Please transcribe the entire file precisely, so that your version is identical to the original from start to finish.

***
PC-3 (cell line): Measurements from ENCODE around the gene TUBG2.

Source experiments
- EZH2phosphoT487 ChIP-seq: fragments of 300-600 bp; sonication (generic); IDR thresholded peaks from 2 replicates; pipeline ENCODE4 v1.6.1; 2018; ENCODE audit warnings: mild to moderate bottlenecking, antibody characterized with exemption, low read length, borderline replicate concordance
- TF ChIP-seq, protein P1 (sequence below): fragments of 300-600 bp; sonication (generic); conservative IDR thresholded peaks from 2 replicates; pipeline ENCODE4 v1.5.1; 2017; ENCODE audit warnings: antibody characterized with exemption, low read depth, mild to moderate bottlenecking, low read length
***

PC-3 (cell line): Measurements from ENCODE around the gene TUBG2.

Source experiments
- EZH2phosphoT487 ChIP-seq: fragments of 300-600 bp; sonication (generic); IDR thresholded peaks from 2 replicates; pipeline ENCODE4 v1.6.1; 2018; ENCODE audit warnings: mild to moderate bottlenecking, antibody characterized with exemption, low read length, borderline replicate concordance
- TF ChIP-seq, protein P1 (sequence below): fragments of 300-600 bp; sonication (generic); conservative IDR thresholded peaks from 2 replicates; pipeline ENCODE4 v1.5.1; 2017; ENCODE audit warnings: antibody characterized with exemption, low read depth, mild to moderate bottlenecking, low read length